The renowned dandy and confidant of the Prince Regent, dubbed "Beau," wielded influence as a trendsetter, decreeing that gentlemen attending Ascot races don black frock coats paired with white ties, tailored trousers, and, subsequently, business attire with a vest. A top hat became de rigueur, while casual headgear such as caps and baseball caps were strictly forbidden. The removal of a top hat within the confines of the Royal Box was deemed a breach of decorum, although permissible in neutral zones such as restaurants, private boxes, gardens, terraces, and balconies.

Exclusive entry to the women's section of the Royal Box is reserved for those clad in "attire acceptable for attending formal daytime events." This mandates a modest dress code, eschewing high slits, plunging necklines, open backs, bare midriffs, and miniskirts, with even spaghetti straps requiring a minimum width of 2.5 cm. A ladies' hat becomes obligatory attire, with long jackets requiring coordinated color and fabric for top and bottom.

On the third day of racing, affectionately known as "Ladies' Day," women are required to don hats that envelop a substantial portion of their heads, a stipulation strictly enforced, particularly within the confines of the Royal Box. Failure to adhere to this mandate may result in expulsion from the event, with tickets forfeited. The finer nuances of attire remain subject to individual discretion, influenced by financial means and designer creativity.

Access to the Royal Box is restricted to those bearing a designated symbol—a colored badge personally dispatched by the head of the Ascot Authority. This emblem serves as a pass granting entry to prestigious group horse races spanning five days of the event. Foreign guests are encouraged to showcase their national costumes or traditional military attire, a gentle reminder from organizers to honor cultural heritage.

In the Grandstand, an atmosphere of freedom and egalitarianism prevails. Women are urged to dress appropriately for the occasion, with hats optional. Men are advised to don shirts and ties, with a suit, though not mandatory, preferred over casual attire. While jeans are discouraged, a jacket and formal trousers exemplify the standard of style.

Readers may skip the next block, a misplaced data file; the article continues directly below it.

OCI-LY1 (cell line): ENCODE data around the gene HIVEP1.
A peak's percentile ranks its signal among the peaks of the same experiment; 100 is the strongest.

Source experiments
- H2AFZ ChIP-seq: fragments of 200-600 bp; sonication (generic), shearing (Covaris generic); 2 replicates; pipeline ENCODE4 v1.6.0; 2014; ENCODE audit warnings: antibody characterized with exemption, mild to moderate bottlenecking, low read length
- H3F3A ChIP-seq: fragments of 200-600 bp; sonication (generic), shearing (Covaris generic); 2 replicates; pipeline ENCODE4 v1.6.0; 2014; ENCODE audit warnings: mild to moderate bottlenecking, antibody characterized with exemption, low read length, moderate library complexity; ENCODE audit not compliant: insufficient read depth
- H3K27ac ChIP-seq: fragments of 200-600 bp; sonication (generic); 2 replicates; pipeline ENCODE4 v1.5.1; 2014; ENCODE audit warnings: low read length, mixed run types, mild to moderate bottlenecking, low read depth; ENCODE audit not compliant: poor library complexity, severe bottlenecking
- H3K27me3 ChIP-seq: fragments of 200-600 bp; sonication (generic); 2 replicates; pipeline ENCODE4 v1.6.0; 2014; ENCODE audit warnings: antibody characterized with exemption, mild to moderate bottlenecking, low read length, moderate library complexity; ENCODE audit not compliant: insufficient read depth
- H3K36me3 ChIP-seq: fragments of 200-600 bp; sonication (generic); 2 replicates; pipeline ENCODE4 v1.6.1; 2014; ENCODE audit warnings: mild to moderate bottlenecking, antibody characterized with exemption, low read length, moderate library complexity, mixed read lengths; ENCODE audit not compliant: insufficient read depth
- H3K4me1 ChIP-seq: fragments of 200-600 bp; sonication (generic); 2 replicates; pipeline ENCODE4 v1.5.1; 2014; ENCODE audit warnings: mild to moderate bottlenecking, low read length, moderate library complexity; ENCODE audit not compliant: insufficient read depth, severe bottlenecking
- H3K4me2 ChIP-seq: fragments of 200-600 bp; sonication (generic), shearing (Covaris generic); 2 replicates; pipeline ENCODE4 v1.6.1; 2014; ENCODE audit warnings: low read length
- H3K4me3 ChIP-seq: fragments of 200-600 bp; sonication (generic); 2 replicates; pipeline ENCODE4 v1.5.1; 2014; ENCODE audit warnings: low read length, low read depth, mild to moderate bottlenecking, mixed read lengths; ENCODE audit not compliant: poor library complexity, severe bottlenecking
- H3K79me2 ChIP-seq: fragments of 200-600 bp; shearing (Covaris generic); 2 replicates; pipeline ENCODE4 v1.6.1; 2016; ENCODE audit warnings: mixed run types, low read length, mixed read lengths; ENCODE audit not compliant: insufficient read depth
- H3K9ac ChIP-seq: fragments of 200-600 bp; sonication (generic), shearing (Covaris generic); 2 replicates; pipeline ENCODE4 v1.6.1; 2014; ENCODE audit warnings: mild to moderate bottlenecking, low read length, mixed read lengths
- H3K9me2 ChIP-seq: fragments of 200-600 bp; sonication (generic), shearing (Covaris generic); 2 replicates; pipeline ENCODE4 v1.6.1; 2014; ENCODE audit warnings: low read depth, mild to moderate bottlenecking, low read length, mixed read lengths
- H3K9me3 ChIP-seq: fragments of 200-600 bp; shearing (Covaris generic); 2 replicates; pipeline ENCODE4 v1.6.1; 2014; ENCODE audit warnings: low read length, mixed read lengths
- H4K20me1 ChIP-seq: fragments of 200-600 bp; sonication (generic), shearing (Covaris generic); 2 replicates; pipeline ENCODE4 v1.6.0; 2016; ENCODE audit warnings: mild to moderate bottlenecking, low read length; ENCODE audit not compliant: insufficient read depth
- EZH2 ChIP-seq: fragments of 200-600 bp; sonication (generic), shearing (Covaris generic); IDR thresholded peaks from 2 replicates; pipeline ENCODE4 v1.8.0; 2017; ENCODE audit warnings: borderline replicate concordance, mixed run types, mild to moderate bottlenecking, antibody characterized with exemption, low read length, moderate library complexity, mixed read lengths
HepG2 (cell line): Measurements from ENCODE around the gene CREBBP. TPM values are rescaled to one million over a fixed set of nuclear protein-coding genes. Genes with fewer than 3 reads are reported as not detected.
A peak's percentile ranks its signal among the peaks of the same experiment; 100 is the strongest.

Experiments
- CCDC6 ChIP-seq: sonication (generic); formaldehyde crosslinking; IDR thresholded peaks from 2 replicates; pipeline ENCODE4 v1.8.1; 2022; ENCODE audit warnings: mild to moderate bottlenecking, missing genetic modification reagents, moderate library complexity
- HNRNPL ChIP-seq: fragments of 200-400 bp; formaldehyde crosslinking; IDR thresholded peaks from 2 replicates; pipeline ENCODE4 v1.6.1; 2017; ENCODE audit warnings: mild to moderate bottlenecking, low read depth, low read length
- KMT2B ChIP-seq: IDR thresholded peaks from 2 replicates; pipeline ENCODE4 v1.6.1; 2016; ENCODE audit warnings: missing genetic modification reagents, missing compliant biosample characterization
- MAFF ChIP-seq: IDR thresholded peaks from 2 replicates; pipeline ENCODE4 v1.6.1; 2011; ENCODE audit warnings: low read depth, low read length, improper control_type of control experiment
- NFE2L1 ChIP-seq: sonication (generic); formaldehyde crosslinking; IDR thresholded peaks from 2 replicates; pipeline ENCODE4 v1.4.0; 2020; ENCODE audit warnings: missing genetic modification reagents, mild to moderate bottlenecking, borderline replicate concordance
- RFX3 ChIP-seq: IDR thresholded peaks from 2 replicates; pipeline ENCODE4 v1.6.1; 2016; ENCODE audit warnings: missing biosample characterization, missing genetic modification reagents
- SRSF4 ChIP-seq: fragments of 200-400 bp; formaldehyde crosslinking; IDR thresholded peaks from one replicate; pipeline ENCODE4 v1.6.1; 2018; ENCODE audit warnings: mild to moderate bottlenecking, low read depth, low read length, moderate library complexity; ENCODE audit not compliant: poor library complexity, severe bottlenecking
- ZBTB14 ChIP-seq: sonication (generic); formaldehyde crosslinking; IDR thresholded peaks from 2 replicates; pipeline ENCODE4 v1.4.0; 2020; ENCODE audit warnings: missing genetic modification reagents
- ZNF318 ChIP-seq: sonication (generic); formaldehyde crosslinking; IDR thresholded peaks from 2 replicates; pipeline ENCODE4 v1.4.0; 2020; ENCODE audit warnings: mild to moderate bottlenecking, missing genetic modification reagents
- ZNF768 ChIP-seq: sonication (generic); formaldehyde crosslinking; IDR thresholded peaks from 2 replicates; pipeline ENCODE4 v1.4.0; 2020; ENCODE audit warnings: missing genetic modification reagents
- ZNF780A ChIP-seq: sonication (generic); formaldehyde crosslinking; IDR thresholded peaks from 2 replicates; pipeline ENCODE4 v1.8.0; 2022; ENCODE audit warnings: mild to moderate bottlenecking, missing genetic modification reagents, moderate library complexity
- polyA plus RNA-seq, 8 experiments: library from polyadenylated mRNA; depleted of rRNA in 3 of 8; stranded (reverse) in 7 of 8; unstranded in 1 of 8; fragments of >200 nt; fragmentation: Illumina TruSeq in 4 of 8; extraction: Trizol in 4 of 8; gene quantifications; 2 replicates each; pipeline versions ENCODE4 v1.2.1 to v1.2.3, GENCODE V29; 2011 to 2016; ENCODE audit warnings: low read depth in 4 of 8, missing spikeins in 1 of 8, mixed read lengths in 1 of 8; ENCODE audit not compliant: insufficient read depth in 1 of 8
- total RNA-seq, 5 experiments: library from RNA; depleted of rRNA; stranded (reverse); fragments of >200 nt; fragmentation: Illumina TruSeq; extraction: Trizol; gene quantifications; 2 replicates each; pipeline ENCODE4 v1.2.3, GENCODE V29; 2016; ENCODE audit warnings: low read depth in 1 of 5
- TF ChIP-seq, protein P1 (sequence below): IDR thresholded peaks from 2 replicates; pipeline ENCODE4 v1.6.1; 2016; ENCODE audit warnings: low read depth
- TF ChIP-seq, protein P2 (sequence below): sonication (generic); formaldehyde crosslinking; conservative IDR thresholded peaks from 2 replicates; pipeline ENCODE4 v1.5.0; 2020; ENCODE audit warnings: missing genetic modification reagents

Prince William with his wife Keith Middleton. Source: British Magazine
Prince William with his wife Keith Middleton. Source: British Magazine

Royal Heritage

At Ascot, amidst the glitz and glamour of fashion, equestrianism takes center stage! This prestigious venue hosts one of the most iconic competitions of the year, drawing in crowds of up to 300 thousand spectators from around the globe. The atmosphere buzzes with competition and fervor, as horse racing transcends its role as mere sport to become an integral facet of global cultural heritage.

At the Royal Races, guests are treated to a meticulously curated program, with schedules as finely tuned as the rules governing attire. Across five days of exhilarating group racing, a staggering $4.8 million in prize money is up for grabs. On Ladies' Thursday, Her Majesty herself presents the coveted Ascot Gold Cup, alongside other prestigious accolades. Winners are bestowed with the illustrious Royal Vase encrusted with diamonds, along with a bespoke Hunting Cup crafted annually by Garrard.

While the Antique Cups bestowed upon victors of all 27 races narrate their own tale, as winners are obliged to return these historic trophies to the Ascot office each year, where they await the next champion's triumph.

The history and traditions of Royal Ascot trace a unique trajectory of development and evolution, from its modest inception in the 18th century to its contemporary splendor. This event not only mirrors the grandeur and elegance of the British monarchy but also serves as a platform to showcase the style and ethos of high society. Ascot races have transcended their sporting roots to become cultural icons, meticulously crafted showcases of elegance and refinement, where every detail—from the dress code to the architecture and organization—is meticulously considered.